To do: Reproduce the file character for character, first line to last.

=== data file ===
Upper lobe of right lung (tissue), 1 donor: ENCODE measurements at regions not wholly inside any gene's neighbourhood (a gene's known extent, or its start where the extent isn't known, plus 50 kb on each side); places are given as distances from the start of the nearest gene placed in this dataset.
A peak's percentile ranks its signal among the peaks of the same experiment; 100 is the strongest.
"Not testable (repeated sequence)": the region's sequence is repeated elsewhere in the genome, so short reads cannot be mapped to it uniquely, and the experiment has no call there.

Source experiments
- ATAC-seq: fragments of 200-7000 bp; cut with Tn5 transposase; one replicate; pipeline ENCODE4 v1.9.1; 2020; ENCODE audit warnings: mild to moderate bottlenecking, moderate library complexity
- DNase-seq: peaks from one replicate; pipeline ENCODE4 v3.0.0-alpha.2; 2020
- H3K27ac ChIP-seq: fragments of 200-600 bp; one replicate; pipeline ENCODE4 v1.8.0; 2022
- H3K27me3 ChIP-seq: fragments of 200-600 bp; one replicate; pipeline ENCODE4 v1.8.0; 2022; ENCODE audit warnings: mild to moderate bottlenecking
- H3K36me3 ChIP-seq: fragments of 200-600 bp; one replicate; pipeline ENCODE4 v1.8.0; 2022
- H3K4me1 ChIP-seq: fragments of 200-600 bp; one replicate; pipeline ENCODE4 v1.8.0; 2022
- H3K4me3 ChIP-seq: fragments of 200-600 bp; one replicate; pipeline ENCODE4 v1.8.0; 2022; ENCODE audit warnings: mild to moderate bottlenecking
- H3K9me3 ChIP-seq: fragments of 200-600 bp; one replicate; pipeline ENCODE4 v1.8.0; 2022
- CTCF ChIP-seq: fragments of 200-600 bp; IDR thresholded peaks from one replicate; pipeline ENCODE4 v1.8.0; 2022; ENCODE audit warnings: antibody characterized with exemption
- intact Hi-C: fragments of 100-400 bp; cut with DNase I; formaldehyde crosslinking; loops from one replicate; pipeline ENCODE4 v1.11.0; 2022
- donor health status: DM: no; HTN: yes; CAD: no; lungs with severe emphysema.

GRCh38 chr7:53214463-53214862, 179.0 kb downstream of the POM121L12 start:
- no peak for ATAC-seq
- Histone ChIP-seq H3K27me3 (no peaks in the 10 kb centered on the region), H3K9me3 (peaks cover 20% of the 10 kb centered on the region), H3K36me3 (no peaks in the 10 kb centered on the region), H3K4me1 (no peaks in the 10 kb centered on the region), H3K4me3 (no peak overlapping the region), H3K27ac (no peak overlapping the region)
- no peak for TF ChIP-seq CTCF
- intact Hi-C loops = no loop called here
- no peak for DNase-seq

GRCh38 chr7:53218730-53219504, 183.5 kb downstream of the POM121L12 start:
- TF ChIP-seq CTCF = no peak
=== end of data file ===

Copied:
Upper lobe of right lung (tissue), 1 donor: ENCODE measurements at regions not wholly inside any gene's neighbourhood (a gene's known extent, or its start where the extent isn't known, plus 50 kb on each side); places are given as distances from the start of the nearest gene placed in this dataset.
A peak's percentile ranks its signal among the peaks of the same experiment; 100 is the strongest.
"Not testable (repeated sequence)": the region's sequence is repeated elsewhere in the genome, so short reads cannot be mapped to it uniquely, and the experiment has no call there.

Source experiments
- ATAC-seq: fragments of 200-7000 bp; cut with Tn5 transposase; one replicate; pipeline ENCODE4 v1.9.1; 2020; ENCODE audit warnings: mild to moderate bottlenecking, moderate library complexity
- DNase-seq: peaks from one replicate; pipeline ENCODE4 v3.0.0-alpha.2; 2020
- H3K27ac ChIP-seq: fragments of 200-600 bp; one replicate; pipeline ENCODE4 v1.8.0; 2022
- H3K27me3 ChIP-seq: fragments of 200-600 bp; one replicate; pipeline ENCODE4 v1.8.0; 2022; ENCODE audit warnings: mild to moderate bottlenecking
- H3K36me3 ChIP-seq: fragments of 200-600 bp; one replicate; pipeline ENCODE4 v1.8.0; 2022
- H3K4me1 ChIP-seq: fragments of 200-600 bp; one replicate; pipeline ENCODE4 v1.8.0; 2022
- H3K4me3 ChIP-seq: fragments of 200-600 bp; one replicate; pipeline ENCODE4 v1.8.0; 2022; ENCODE audit warnings: mild to moderate bottlenecking
- H3K9me3 ChIP-seq: fragments of 200-600 bp; one replicate; pipeline ENCODE4 v1.8.0; 2022
- CTCF ChIP-seq: fragments of 200-600 bp; IDR thresholded peaks from one replicate; pipeline ENCODE4 v1.8.0; 2022; ENCODE audit warnings: antibody characterized with exemption
- intact Hi-C: fragments of 100-400 bp; cut with DNase I; formaldehyde crosslinking; loops from one replicate; pipeline ENCODE4 v1.11.0; 2022
- donor health status: DM: no; HTN: yes; CAD: no; lungs with severe emphysema.

GRCh38 chr7:53214463-53214862, 179.0 kb downstream of the POM121L12 start:
- no peak for ATAC-seq
- Histone ChIP-seq H3K27me3 (no peaks in the 10 kb centered on the region), H3K9me3 (peaks cover 20% of the 10 kb centered on the region), H3K36me3 (no peaks in the 10 kb centered on the region), H3K4me1 (no peaks in the 10 kb centered on the region), H3K4me3 (no peak overlapping the region), H3K27ac (no peak overlapping the region)
- no peak for TF ChIP-seq CTCF
- intact Hi-C loops = no loop called here
- no peak for DNase-seq

GRCh38 chr7:53218730-53219504, 183.5 kb downstream of the POM121L12 start:
- TF ChIP-seq CTCF = no peak